History all too often overlooks the invaluable contributions of women, and US history is certainly no exception to this pattern. Museums, documentaries, historical sites, and even textbooks omit essential parts of the whole picture because they leave out her story. Join historian Professor Allison K. Lange, of the Wentworth Institute of Technology, as she guides you through the fascinating lives of 12 early Americans, all of them women, and all of them crucial to a better understanding of American history. With a deft talent for bringing history to life, Allison explores the complex and often controversial lives of these American women who dedicated themselves to living beyond the constraints of their time and place.
In the eye-opening lectures of 12 Women Who Shaped America: 1619 to 1920, you will meet a dozen influential women with astonishing life stories, each of whom found a way to break away from the constrictive social and familial norms of their day. A popular adage says that “well-behaved women seldom make history,” and that is true. From the earliest days of the Republic through much of the early 20th century, American women were expected to lead private lives of modesty and obedience. Although some of the women explored in this course valued the more traditional feminine roles expected of them, none of these women allowed those expectations to limit their lives or their ambitions. If they had, not only would we not know their stories, but the history of the United States would have been quite different.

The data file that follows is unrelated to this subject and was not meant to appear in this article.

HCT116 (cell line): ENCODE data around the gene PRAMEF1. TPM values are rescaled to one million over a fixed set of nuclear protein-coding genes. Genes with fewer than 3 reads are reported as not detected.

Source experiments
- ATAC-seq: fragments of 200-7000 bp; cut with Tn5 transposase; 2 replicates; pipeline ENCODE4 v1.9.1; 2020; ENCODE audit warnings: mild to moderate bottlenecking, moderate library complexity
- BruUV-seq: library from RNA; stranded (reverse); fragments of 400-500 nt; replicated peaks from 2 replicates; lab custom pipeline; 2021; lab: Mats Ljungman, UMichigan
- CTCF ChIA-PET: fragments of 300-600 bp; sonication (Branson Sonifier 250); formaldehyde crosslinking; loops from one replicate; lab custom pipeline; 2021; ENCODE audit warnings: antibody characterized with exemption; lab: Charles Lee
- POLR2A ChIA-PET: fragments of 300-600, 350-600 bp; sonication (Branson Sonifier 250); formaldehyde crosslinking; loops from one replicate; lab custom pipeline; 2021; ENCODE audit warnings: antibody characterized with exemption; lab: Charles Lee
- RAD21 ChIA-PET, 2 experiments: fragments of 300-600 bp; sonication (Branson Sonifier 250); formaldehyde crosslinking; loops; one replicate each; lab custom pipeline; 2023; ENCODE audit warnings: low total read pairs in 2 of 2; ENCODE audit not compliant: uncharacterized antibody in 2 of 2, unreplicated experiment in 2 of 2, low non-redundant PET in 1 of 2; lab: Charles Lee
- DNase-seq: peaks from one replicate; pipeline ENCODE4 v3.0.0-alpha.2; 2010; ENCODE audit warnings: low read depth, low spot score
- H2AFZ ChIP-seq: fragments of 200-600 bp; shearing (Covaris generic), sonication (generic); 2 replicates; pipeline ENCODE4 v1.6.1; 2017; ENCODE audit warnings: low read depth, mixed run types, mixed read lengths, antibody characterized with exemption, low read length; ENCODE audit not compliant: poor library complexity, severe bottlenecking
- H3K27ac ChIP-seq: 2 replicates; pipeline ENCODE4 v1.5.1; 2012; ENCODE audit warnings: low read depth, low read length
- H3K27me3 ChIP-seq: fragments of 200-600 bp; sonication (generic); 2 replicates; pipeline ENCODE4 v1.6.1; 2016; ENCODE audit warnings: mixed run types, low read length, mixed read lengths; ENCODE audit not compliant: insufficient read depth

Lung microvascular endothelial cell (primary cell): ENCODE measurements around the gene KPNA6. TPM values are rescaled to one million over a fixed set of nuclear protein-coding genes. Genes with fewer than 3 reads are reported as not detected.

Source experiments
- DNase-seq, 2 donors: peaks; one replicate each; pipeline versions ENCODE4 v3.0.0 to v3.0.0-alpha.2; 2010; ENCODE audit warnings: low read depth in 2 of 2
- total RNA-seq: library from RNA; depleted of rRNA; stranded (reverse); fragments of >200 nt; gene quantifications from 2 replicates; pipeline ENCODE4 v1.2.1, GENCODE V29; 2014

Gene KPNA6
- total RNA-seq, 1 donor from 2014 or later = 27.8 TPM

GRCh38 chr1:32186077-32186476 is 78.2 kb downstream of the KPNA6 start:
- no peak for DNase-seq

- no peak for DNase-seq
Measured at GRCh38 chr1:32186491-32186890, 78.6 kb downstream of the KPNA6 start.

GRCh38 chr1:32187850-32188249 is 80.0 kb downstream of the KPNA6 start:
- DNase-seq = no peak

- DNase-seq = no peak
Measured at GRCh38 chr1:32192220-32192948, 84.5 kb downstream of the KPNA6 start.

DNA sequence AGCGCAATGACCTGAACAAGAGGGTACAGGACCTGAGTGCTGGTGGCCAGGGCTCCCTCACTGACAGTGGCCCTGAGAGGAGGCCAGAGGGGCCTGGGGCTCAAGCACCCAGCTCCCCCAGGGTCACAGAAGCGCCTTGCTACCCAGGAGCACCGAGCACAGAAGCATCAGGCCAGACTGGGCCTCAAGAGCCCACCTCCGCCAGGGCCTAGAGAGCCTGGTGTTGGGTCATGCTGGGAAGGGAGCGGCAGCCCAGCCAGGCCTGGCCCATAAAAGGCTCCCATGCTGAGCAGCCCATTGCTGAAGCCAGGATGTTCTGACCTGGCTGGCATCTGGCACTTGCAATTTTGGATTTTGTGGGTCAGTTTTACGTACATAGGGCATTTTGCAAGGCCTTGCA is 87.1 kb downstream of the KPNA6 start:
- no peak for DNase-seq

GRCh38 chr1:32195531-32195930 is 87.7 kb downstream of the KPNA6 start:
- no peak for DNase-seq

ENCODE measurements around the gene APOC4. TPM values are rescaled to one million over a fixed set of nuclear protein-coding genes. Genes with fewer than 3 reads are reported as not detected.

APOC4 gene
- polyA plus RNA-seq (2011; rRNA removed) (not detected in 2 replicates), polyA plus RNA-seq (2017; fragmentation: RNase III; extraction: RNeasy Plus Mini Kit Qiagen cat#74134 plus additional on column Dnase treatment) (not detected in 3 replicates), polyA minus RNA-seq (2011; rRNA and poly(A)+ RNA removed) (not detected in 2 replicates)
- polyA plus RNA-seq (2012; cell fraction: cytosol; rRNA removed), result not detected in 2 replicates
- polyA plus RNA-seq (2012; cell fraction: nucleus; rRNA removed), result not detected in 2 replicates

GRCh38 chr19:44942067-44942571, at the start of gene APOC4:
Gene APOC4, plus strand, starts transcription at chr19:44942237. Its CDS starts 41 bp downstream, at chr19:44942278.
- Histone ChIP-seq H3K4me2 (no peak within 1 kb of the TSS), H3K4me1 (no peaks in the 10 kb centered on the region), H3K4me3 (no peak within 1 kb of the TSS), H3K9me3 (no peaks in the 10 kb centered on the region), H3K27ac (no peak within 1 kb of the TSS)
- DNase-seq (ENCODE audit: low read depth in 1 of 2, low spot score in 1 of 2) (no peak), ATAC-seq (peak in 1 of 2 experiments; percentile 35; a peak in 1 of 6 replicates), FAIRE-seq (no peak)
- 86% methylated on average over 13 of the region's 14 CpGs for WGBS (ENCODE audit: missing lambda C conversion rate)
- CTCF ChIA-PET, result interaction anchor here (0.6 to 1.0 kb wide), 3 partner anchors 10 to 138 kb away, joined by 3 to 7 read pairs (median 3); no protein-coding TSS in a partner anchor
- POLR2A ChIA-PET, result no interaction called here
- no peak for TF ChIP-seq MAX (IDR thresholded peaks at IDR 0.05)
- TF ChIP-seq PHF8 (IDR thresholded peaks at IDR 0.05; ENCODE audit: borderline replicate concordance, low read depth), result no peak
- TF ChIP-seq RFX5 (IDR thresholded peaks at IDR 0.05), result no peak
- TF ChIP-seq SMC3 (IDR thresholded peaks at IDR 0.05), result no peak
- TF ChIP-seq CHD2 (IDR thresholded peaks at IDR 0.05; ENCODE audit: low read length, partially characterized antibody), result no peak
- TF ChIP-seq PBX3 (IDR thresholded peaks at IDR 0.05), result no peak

Lecturers: Professor Allison K. Lange, of the Wentworth Institute of Technology
Meeting Dates: Wednesdays, 3/8, 3/15, 3/22, 3/29, 4/5, 4/12, 4/19, 4/26, 5/3, 5/10, 5/17, & 5/24
Click here to register.